• Email to friend
  • The Nassau Guardian Facebook Page
  • RSS Feed
  • Pinterest



sub_save_img

Breaking News:

Those who stayed: No regrets

  • Ragged Island resident Craig Maycock sits on a downed lamppost in Duncan Town, Ragged Island yesterday.

TRAVIS CARTWRIGHT-CARROLL
Guardian Senior Reporter
travis@nasguard.com

Published: Sep 12, 2017

  • Share This:

    Share on Facebook Share on Twitter Email to friend Share

  • Rate this article:

Some residents in the southern Bahamas who stayed behind to ride out Hurricane Irma said they have no regrets and would do it again.

Cyril Gibson said when Hurricane Irma began lashing Crooked Island last week he was ready for anything.

“To be honest with you, after it got dark the wind began to blow hard and howl,” said Gibson, who grew up on the island.

“At times it was scary. I figured the house would hold up but I was on my Ps and Qs because anything could happen. It was scary when I started seeing these big bits of shingles flying.”

Hurricane Irma moved through the southern Bahamas as a Category 5 storm late last week.

Gibson said other than some wind and a few loose shingles, “it wasn’t so bad”.

He said the major concern for residents on Crooked Island was flooding.

That island was devastated by Hurricane Joaquin in 2015, which brought storm surges deep inland, forcing many residents to ride out the storm in the ceilings of their homes.

Gibson said on Sunday Crooked Island is getting back to normal.

Before making its way to The Bahamas, Hurricane Irma left a path of destruction across the Caribbean

Irma is responsible for the deaths of at least 34 people. There were no deaths in The Bahamas.

Tara Lindo, a resident of Inagua, said she expected more from the storm.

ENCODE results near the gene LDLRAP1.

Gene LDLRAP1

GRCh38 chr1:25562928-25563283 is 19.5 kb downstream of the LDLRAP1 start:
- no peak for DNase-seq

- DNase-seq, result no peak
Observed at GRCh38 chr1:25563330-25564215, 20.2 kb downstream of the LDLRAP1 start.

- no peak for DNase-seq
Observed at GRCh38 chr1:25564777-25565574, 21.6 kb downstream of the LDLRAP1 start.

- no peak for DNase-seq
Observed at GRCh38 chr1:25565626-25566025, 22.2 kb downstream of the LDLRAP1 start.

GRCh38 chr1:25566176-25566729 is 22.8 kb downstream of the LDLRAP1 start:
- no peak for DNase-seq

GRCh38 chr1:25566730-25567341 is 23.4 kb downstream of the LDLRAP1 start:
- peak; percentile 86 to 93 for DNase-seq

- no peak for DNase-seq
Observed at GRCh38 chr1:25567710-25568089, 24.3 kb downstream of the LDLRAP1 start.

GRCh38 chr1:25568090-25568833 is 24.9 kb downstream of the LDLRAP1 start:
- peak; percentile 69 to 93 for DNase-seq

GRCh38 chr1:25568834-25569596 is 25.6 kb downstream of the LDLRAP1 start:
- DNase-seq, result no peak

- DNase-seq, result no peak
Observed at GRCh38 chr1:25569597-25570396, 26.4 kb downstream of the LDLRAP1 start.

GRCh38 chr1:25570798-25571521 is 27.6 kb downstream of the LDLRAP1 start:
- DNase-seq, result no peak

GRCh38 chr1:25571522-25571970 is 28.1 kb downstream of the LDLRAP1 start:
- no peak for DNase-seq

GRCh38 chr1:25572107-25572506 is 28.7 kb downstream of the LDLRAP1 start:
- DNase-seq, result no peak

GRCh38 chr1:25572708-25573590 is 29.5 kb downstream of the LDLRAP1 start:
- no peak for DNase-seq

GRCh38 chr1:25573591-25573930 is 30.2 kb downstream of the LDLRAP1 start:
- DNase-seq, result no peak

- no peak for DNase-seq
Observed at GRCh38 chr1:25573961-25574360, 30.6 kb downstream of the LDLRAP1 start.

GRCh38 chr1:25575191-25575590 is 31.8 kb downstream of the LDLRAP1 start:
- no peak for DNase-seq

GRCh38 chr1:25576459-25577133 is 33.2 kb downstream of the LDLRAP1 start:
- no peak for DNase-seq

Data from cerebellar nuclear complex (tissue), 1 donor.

“I wasn’t sacred,” she said.

“I’m more frightened of flying in the plane than being in a hurricane. I was relaxed. I expected more of what we went through in Hurricane Matthew.”

But Lindo, who rode out Irma in a motel, said the roof of her house was damaged, causing water to leak inside, flooding the front room area.

“It could have been worse,” she said.

Randolph “Casper” Burrows said he didn’t get much sleep during the storm’s passage over Inagua.

“During the night on Thursday, around 11, I could hear the winds picking up,” he said.

“Between 1 a.m. and 4 a.m., there was howling around the building, sounds that I have never heard before in my life and sounds I never care to hear again.

“It sounded like something out of a horror movie.

“Other than that and some minor flooding, it wasn’t anything too bad.”

Add comment

Comments

Name: 
Email: 
Note: Comments are moderated and generally will be posted if they are on-topic and not abusive. The Nassau Guardian reserves the right not to publish comments that may be deemed libelous, derogatory or indecent.

Security code
Refresh

 

 

Today's Front Page

  • Enewspaper
  • Enewspaper
  • Enewspaper
  • Enewspaper

  • http://www.ansbacher.bs
  • http://www.walkinclinicbahamas.com
  • http://www.cfal.com
  • http://www.colinageneral.com
  • http://www.Colina.com